Song and Dance, Pt II

On my boyfriend’s birthday, we sat down to breakfast overlooking beautiful Caribbean ocean. Palm trees, green and blue waves, birds everywhere. A relaxing setting for a relaxing breakfast. The couple next to us was discussing whether to jet ski or snorkel. Another table was gently gigging about last night’s black jack game. Me? I was intensely recalling the first time I met our community vice president. After meeting me, she concluded that I wasn’t “really a community leader.” That she didn’t feel like she had “really met Emma.” When in fact, I actually was the community lead. Nonetheless, she didn’t get that when she met me. She got someone different…someone less authentic.

I sighed remembering the day: we closed the store because of a hurricane, but I had call with my regional manager and area community manager. They told me that I didn’t come off as a community leader during a dinner we had attended with the vice president earlier that week. “Community” meaning strongly rooted in our company’s brand philosophies of authenticity, giving without expectation, and operating from a place of love that is void of ego. Instead, I came off as flighty, dedicated but ungrounded. When I hung up the phone, I burst into tears, then quickly changed into my workout clothes and went downstairs to run out my emotions.

Just your average birthday breakfast conversation.

My boyfriend paused and looked over at me. I can see that, he said. I caught my breath, surprised. Have you seen me act that way before? I asked. He nodded, cautiously. My heart started racing. I stared into the water. But I’ve been working on this for years, I replied. Years! My whole region helped me work on it. They even had a name for her – the woman who didn’t sound like the authentic me – Aurora. By the time I moved regions, I thought I’d squashed this problem, but it’s a difficult problem to work on because it doesn’t come up so much with my coworkers or friends. It happens when I feel like I have prove something. To impress someone. When I feel like I’m being evaluated… I over-explained my greatest personality hurdle. He stared at me intensely. I know, he said.moneytree

I wanted to leave the table, angrily slam my chair in, grab my bag and march away. He didn’t know anything! What do you mean you know? I asked trying to be calm. So you’ve seen me act that way? I have. When? I asked sharply. He gently reminded me of a time when I had met one of his brother’s friends and hadn’t acted like myself. He remembered being surprised and wondering why. It didn’t happen again soon enough to seem like a real pattern, however, he hadn’t forgot about it. Sometimes he thought about it when he saw traces of that women in other situations.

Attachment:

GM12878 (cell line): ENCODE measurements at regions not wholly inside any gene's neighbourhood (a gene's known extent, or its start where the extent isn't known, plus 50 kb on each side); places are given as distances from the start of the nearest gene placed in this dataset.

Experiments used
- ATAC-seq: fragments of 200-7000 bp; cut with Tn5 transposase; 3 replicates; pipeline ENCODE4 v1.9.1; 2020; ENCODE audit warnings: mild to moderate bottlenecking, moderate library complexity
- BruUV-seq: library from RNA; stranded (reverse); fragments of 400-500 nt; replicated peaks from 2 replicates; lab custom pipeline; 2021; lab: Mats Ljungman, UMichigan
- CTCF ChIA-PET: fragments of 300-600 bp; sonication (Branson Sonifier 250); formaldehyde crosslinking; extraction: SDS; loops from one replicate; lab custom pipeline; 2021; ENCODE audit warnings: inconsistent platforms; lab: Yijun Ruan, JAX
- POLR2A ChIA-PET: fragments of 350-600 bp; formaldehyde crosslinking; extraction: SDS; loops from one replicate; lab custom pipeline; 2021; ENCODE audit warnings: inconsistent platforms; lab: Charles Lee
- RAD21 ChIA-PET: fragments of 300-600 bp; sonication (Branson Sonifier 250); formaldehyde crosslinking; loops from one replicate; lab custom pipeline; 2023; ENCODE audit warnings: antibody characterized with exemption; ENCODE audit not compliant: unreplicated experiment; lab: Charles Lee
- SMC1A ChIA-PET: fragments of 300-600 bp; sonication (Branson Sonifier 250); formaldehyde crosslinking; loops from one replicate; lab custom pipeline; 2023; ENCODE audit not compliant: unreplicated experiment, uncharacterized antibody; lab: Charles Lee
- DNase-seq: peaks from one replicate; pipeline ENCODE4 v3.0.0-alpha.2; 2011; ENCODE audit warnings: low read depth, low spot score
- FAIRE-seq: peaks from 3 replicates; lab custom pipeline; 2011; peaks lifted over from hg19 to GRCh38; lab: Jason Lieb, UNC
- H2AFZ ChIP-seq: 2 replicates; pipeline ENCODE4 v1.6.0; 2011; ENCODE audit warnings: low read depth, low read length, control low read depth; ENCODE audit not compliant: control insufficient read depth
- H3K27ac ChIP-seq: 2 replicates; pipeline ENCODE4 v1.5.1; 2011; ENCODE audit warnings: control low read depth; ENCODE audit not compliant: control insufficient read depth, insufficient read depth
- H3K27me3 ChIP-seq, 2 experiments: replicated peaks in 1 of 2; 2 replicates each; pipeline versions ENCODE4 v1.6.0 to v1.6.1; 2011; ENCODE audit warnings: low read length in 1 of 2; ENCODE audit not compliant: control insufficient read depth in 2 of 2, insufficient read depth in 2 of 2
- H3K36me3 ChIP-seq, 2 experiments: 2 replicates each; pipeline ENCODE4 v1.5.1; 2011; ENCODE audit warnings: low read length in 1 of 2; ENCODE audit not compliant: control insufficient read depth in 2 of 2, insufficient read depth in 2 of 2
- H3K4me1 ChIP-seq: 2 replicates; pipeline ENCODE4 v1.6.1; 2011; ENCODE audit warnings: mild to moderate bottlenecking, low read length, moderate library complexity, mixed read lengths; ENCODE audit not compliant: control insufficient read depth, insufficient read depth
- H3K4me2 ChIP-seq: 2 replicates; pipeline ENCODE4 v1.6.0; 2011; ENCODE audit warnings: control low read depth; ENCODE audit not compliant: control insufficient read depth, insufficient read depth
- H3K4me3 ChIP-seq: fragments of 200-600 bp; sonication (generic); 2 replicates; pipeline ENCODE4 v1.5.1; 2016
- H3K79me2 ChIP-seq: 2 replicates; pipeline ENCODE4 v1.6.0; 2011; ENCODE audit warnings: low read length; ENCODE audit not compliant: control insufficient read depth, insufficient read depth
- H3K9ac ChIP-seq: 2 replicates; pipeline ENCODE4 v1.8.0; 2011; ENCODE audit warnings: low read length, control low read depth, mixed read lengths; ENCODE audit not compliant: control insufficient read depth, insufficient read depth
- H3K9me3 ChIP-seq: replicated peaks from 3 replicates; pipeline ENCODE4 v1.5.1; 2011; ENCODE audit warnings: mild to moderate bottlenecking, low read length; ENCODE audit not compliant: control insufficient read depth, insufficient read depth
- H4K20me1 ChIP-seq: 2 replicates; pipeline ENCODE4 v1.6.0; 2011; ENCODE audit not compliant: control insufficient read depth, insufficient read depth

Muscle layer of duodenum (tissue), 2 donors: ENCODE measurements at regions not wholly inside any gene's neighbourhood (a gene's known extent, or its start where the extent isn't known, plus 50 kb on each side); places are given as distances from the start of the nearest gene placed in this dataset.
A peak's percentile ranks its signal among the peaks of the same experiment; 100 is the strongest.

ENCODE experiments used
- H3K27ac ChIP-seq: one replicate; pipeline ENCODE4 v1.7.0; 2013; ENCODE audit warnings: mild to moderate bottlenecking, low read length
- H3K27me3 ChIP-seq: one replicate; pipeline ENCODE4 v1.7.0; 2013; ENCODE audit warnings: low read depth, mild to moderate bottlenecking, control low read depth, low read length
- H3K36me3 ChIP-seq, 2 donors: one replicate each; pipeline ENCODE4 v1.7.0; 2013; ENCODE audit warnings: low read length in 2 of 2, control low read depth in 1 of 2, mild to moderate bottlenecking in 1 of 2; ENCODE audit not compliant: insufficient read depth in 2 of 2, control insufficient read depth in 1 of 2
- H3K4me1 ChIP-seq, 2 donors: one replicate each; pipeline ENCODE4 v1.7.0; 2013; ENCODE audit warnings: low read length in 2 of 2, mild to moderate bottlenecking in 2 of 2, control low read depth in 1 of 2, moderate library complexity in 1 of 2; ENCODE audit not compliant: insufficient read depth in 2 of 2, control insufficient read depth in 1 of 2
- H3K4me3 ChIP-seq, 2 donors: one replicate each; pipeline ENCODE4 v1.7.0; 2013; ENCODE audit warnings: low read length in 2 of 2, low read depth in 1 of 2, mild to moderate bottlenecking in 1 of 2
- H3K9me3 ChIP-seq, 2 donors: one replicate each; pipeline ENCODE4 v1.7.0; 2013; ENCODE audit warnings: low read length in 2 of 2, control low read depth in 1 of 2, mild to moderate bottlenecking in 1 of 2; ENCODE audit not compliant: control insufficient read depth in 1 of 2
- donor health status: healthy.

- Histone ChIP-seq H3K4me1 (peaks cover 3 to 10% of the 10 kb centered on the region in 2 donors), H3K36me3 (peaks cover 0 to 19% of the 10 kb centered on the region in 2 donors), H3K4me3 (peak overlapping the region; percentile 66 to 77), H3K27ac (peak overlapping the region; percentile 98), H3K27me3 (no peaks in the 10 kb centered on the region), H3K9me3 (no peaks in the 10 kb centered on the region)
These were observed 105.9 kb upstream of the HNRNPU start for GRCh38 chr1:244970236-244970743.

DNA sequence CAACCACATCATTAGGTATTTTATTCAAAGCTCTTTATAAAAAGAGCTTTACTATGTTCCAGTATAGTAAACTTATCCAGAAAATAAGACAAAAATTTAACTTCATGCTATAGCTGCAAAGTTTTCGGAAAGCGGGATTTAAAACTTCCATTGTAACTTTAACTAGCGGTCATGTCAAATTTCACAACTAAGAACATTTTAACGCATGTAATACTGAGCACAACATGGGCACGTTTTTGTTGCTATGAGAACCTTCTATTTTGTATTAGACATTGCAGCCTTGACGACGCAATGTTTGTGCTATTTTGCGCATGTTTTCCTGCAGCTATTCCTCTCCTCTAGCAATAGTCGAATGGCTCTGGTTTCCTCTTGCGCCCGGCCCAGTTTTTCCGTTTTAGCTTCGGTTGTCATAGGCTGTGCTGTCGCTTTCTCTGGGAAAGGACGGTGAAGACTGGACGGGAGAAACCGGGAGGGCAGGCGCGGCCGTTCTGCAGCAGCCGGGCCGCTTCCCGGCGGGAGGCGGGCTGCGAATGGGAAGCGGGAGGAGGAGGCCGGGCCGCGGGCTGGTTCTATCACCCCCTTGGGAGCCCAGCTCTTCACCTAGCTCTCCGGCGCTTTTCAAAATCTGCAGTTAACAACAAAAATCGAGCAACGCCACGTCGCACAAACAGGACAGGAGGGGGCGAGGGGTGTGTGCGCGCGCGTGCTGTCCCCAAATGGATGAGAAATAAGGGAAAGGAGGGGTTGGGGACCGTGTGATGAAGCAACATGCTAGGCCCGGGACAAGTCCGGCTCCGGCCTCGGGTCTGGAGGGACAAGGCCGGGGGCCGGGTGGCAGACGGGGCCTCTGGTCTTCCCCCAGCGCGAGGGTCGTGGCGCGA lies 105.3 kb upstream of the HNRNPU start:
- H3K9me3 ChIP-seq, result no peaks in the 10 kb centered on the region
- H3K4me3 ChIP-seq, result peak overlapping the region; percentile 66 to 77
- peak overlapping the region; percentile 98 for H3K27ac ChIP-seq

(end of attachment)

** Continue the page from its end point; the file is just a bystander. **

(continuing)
Someone kill me, I said out loud. Emma, he protested. That’s dramatic.

But how incredibly frustrating and disheartening and monotonous and deplorable and harrowing to be working on something for years, and still not able to completely overcome it. Is something wrong with me? I wondered. Am I destined for a life of intermittent pain caused by hapless self-sabotage? I felt hot tears filling the corners of my eyes. Sweetie, am I upsetting you? he said softly. I really didn’t mean to… I sighed. No, I am upsetting myself because even after years of working on it, I can’t stop doing something potentially detrimental to my professional and even personal relationships. I took a drink of water.

My boyfriend put his hand on my arm. We all have those things, baby, but most people aren’t ardent enough to continue working on it. I tend to agree that many people are neither hyper-aware nor motivated by self improvement enough to a) receive candid feedback b) examine the part they played to elicit such feedback c) enlist a team of friends, coworkers and family members to help them overcome the source of the feedback and d) persist, persist, persist. On the flip side, some people just change more quickly than other people. I am the queen of learning the lesson the hard way. For me, it takes a few times of the same feedback and then many failures in implementation before I change. And when I change, I relapse and relapse and relapse.

My saving grace is a wonderful support system. People who aren’t afraid to say, Yes, my love, I have seen you do that Aurora thing. Friends who can honestly articulate feedback and generously share their examples of failures so I don’t feel alone. I may be a self-sabotage repeat offender with a song and dance default mode, but I am surrounded by genuine, successful people. People who love me. With that in my back pocket, I soldier one. It’s a little trickier than overcoming fear of public speaking or stating your opinion in a more diplomatic way. The offenses can be quite nebulous; the feedback esoteric. But my truth is a fully expressed and authentic version of myself, so soldiering on is part of the journey. But should you see Aurora song and dance through a post, feel free to leave a comment.